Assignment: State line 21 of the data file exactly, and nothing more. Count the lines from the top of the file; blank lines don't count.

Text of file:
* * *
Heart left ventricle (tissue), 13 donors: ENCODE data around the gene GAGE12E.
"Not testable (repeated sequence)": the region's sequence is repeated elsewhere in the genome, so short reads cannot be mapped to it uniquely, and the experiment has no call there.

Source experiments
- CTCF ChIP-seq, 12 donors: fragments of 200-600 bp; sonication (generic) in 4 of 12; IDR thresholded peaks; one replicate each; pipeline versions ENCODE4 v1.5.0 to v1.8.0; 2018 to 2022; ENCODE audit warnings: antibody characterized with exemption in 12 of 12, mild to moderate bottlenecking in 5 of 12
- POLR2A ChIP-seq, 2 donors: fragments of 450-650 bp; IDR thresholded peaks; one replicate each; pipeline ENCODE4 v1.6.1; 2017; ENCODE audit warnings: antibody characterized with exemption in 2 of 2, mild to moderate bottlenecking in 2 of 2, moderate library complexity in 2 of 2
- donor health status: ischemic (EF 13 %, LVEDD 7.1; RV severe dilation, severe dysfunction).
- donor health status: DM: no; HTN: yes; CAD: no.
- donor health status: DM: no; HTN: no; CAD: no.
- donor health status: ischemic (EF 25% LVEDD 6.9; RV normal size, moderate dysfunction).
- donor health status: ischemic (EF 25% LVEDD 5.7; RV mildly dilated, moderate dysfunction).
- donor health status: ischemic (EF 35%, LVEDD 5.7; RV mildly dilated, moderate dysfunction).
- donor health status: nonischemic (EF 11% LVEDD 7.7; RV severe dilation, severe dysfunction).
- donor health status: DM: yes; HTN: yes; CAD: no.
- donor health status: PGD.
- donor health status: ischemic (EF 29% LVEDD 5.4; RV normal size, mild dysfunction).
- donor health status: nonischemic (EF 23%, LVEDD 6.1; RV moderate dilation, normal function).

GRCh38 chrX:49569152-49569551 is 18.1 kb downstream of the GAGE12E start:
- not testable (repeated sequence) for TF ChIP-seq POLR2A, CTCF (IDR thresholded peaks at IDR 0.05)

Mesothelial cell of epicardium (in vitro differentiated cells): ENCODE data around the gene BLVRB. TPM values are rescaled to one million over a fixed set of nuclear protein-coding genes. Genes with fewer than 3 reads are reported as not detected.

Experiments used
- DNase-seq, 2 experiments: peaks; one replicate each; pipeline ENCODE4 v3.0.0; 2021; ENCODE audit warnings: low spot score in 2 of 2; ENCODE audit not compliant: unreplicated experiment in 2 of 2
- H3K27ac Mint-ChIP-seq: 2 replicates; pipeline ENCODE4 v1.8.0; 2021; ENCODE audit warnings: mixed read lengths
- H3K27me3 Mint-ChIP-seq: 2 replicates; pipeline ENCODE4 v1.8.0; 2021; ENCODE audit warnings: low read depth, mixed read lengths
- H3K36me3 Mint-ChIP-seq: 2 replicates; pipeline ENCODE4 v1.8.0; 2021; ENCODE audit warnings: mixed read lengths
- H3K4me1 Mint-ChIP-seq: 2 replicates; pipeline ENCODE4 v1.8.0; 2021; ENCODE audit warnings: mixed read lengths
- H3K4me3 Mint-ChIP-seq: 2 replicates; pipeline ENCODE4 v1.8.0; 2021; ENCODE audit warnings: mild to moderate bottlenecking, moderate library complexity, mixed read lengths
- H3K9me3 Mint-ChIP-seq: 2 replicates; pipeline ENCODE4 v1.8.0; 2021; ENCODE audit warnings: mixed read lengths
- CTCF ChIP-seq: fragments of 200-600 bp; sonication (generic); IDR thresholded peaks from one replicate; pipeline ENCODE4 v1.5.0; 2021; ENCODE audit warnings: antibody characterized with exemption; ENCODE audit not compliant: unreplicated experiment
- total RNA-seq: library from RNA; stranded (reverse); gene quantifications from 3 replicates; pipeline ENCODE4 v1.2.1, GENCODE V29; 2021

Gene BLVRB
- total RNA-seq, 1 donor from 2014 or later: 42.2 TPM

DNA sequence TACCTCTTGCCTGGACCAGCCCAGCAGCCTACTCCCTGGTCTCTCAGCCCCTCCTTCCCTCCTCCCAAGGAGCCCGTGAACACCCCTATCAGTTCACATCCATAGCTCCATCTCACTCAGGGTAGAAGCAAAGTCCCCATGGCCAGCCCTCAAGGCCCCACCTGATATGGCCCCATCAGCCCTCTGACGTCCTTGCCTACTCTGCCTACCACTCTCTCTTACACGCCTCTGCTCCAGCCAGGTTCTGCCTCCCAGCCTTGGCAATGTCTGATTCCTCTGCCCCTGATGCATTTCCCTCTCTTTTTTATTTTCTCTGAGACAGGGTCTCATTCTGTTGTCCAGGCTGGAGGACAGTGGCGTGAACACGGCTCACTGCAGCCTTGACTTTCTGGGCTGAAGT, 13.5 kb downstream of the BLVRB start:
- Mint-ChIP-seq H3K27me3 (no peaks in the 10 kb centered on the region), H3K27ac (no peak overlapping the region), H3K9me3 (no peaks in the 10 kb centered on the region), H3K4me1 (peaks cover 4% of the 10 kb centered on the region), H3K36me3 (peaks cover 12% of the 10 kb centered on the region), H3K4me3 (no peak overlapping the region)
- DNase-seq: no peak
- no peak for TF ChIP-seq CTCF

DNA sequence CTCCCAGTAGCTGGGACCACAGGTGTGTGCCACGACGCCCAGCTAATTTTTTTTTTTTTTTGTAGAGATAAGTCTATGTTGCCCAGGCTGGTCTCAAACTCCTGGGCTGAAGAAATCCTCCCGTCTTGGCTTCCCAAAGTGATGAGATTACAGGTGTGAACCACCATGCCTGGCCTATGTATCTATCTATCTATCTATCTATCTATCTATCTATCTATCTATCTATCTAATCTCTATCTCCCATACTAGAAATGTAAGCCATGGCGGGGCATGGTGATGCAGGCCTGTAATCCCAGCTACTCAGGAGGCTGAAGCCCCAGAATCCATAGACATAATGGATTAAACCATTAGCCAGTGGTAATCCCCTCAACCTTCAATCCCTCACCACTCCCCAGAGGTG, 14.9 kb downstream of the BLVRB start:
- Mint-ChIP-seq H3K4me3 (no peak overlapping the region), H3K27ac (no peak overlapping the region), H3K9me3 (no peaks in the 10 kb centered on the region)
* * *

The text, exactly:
- DNase-seq, 2 experiments: peaks; one replicate each; pipeline ENCODE4 v3.0.0; 2021; ENCODE audit warnings: low spot score in 2 of 2; ENCODE audit not compliant: unreplicated experiment in 2 of 2